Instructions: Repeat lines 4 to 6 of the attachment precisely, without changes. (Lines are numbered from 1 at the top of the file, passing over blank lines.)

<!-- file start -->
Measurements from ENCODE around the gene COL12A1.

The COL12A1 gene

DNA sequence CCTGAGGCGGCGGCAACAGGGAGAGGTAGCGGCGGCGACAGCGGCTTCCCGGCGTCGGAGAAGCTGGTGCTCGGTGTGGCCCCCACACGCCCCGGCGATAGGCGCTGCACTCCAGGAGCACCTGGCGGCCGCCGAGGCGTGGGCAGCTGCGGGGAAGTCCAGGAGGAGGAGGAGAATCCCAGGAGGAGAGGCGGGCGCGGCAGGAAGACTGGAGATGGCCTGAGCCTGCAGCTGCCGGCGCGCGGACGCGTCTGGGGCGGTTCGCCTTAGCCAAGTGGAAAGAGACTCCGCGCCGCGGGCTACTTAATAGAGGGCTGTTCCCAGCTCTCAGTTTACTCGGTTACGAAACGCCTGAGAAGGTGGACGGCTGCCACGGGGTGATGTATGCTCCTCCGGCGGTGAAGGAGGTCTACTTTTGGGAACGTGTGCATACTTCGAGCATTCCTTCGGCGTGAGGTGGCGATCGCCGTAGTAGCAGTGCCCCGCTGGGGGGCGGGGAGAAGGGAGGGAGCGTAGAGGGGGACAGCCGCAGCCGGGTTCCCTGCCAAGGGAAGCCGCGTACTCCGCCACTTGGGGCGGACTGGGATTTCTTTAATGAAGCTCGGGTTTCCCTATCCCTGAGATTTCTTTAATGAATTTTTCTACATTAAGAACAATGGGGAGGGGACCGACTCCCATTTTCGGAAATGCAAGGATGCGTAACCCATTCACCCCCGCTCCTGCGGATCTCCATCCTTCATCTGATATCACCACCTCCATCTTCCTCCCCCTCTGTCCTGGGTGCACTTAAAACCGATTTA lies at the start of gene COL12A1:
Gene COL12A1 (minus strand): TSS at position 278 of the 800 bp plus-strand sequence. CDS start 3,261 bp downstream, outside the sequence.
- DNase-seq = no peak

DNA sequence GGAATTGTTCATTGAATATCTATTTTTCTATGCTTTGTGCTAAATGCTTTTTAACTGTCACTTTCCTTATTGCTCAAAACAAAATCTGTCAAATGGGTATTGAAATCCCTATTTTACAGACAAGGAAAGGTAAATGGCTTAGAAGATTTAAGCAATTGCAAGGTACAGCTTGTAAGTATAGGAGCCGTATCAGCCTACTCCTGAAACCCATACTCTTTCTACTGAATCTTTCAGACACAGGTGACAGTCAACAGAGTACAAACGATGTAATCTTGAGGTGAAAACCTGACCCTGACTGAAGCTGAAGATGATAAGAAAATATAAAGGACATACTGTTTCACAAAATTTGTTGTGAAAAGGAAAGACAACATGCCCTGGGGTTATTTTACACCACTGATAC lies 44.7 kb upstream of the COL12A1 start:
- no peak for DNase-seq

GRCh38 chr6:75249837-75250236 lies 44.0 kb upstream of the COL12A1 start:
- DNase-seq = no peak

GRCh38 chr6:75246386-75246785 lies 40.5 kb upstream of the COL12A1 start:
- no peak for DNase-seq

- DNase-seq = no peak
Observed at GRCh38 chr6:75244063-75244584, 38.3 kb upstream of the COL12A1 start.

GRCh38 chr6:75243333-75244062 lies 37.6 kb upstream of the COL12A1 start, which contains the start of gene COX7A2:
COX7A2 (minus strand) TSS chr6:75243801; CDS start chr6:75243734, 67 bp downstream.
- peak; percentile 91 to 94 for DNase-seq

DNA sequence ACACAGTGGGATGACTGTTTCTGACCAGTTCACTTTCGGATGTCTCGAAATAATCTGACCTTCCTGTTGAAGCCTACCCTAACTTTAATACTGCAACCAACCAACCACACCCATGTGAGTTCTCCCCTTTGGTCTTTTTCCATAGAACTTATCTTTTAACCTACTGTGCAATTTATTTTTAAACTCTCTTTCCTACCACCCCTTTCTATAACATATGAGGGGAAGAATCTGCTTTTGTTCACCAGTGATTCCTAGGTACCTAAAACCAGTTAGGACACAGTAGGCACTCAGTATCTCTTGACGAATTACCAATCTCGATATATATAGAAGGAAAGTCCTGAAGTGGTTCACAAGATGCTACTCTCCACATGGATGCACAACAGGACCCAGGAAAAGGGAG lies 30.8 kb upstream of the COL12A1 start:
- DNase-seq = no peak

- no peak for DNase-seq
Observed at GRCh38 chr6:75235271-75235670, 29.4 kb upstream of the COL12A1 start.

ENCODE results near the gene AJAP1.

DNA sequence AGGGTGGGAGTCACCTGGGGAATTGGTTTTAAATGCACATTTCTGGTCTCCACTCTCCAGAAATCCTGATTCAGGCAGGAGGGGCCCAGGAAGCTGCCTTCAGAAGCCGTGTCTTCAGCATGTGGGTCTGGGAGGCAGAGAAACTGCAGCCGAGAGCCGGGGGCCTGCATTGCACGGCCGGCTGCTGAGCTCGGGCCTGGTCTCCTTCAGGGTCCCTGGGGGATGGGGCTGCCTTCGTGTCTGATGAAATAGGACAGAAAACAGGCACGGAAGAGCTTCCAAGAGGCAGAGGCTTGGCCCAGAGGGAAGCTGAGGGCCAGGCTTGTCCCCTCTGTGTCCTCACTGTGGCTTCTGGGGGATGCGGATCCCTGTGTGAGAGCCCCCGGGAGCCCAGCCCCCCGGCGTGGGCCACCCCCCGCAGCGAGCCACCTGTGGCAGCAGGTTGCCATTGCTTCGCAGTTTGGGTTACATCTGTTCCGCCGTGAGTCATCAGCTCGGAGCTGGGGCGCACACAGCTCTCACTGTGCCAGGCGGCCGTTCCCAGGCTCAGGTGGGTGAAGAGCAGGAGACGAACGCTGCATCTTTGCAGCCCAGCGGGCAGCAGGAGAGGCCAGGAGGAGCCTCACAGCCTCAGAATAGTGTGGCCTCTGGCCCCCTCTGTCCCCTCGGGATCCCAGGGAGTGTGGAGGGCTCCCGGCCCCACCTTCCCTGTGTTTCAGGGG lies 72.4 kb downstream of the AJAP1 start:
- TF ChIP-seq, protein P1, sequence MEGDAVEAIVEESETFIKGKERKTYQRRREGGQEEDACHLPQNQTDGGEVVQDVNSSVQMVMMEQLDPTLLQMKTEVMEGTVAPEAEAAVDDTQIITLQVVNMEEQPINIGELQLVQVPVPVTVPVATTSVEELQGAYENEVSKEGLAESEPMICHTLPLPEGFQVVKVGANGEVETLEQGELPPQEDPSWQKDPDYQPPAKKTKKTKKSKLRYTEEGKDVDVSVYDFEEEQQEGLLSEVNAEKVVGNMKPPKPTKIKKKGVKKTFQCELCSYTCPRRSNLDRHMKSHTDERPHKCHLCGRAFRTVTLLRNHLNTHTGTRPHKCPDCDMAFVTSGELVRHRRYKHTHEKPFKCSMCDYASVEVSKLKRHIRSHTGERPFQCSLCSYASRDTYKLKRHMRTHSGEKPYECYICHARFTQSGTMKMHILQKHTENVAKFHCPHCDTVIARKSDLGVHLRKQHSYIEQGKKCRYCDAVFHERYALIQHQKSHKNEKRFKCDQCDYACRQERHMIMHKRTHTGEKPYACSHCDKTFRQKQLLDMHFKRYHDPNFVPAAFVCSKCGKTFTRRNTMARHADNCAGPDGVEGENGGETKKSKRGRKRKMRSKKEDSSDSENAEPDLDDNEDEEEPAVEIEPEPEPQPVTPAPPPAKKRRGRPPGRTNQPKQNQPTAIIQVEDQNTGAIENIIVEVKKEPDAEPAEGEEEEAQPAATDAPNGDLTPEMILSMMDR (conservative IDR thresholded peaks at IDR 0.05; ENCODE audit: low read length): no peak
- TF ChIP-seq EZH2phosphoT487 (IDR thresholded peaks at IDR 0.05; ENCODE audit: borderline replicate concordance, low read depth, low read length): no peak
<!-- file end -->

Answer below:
Gene COL12A1 (minus strand): TSS at position 278 of the 800 bp plus-strand sequence. CDS start 3,261 bp downstream, outside the sequence.
- DNase-seq = no peak

DNA sequence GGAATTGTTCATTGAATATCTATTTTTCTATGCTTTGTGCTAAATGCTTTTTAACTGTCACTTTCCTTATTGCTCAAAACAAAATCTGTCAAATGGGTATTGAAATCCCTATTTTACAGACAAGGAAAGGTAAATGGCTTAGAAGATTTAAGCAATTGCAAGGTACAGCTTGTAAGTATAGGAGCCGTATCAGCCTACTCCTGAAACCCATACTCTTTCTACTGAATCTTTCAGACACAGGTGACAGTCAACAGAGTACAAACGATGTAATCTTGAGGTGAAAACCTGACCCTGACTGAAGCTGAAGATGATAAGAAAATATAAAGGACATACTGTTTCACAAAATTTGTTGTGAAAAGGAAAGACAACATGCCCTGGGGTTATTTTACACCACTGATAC lies 44.7 kb upstream of the COL12A1 start: